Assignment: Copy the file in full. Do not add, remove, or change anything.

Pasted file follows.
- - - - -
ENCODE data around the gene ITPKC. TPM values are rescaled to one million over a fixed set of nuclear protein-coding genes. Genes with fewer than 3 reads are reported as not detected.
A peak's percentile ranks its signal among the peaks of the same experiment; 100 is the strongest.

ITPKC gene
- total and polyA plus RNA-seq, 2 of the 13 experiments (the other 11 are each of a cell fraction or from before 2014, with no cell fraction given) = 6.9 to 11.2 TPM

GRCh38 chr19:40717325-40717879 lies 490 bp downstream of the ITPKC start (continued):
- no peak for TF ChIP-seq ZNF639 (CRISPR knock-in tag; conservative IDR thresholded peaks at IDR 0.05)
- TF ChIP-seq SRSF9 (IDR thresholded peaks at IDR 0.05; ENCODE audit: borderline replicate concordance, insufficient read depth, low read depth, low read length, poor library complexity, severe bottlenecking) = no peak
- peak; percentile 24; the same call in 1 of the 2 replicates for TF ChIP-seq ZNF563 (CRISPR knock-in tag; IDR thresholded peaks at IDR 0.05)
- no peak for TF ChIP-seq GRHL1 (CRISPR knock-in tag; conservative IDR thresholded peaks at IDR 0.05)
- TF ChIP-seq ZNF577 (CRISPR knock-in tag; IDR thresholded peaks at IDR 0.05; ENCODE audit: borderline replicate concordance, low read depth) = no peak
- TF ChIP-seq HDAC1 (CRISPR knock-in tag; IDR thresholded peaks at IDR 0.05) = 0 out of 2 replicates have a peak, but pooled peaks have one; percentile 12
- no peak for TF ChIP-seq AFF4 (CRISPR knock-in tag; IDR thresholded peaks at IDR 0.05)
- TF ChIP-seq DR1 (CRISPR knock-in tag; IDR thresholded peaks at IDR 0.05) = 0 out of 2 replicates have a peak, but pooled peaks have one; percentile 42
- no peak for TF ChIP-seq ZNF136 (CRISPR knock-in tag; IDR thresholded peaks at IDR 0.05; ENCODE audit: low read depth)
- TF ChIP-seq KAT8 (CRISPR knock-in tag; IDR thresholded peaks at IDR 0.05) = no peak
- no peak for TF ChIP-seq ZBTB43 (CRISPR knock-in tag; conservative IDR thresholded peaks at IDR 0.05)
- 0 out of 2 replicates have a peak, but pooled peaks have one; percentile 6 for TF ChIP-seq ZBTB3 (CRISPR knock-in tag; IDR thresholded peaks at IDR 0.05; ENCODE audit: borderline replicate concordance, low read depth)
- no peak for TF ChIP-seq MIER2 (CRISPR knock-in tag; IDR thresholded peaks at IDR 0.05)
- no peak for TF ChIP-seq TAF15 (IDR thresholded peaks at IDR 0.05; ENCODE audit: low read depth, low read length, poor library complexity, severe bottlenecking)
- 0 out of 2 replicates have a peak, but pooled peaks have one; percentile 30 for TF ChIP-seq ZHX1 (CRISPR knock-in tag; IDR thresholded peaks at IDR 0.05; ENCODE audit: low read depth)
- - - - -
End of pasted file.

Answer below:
ENCODE data around the gene ITPKC. TPM values are rescaled to one million over a fixed set of nuclear protein-coding genes. Genes with fewer than 3 reads are reported as not detected.
A peak's percentile ranks its signal among the peaks of the same experiment; 100 is the strongest.

ITPKC gene
- total and polyA plus RNA-seq, 2 of the 13 experiments (the other 11 are each of a cell fraction or from before 2014, with no cell fraction given) = 6.9 to 11.2 TPM

GRCh38 chr19:40717325-40717879 lies 490 bp downstream of the ITPKC start (continued):
- no peak for TF ChIP-seq ZNF639 (CRISPR knock-in tag; conservative IDR thresholded peaks at IDR 0.05)
- TF ChIP-seq SRSF9 (IDR thresholded peaks at IDR 0.05; ENCODE audit: borderline replicate concordance, insufficient read depth, low read depth, low read length, poor library complexity, severe bottlenecking) = no peak
- peak; percentile 24; the same call in 1 of the 2 replicates for TF ChIP-seq ZNF563 (CRISPR knock-in tag; IDR thresholded peaks at IDR 0.05)
- no peak for TF ChIP-seq GRHL1 (CRISPR knock-in tag; conservative IDR thresholded peaks at IDR 0.05)
- TF ChIP-seq ZNF577 (CRISPR knock-in tag; IDR thresholded peaks at IDR 0.05; ENCODE audit: borderline replicate concordance, low read depth) = no peak
- TF ChIP-seq HDAC1 (CRISPR knock-in tag; IDR thresholded peaks at IDR 0.05) = 0 out of 2 replicates have a peak, but pooled peaks have one; percentile 12
- no peak for TF ChIP-seq AFF4 (CRISPR knock-in tag; IDR thresholded peaks at IDR 0.05)
- TF ChIP-seq DR1 (CRISPR knock-in tag; IDR thresholded peaks at IDR 0.05) = 0 out of 2 replicates have a peak, but pooled peaks have one; percentile 42
- no peak for TF ChIP-seq ZNF136 (CRISPR knock-in tag; IDR thresholded peaks at IDR 0.05; ENCODE audit: low read depth)
- TF ChIP-seq KAT8 (CRISPR knock-in tag; IDR thresholded peaks at IDR 0.05) = no peak
- no peak for TF ChIP-seq ZBTB43 (CRISPR knock-in tag; conservative IDR thresholded peaks at IDR 0.05)
- 0 out of 2 replicates have a peak, but pooled peaks have one; percentile 6 for TF ChIP-seq ZBTB3 (CRISPR knock-in tag; IDR thresholded peaks at IDR 0.05; ENCODE audit: borderline replicate concordance, low read depth)
- no peak for TF ChIP-seq MIER2 (CRISPR knock-in tag; IDR thresholded peaks at IDR 0.05)
- no peak for TF ChIP-seq TAF15 (IDR thresholded peaks at IDR 0.05; ENCODE audit: low read depth, low read length, poor library complexity, severe bottlenecking)
- 0 out of 2 replicates have a peak, but pooled peaks have one; percentile 30 for TF ChIP-seq ZHX1 (CRISPR knock-in tag; IDR thresholded peaks at IDR 0.05; ENCODE audit: low read depth)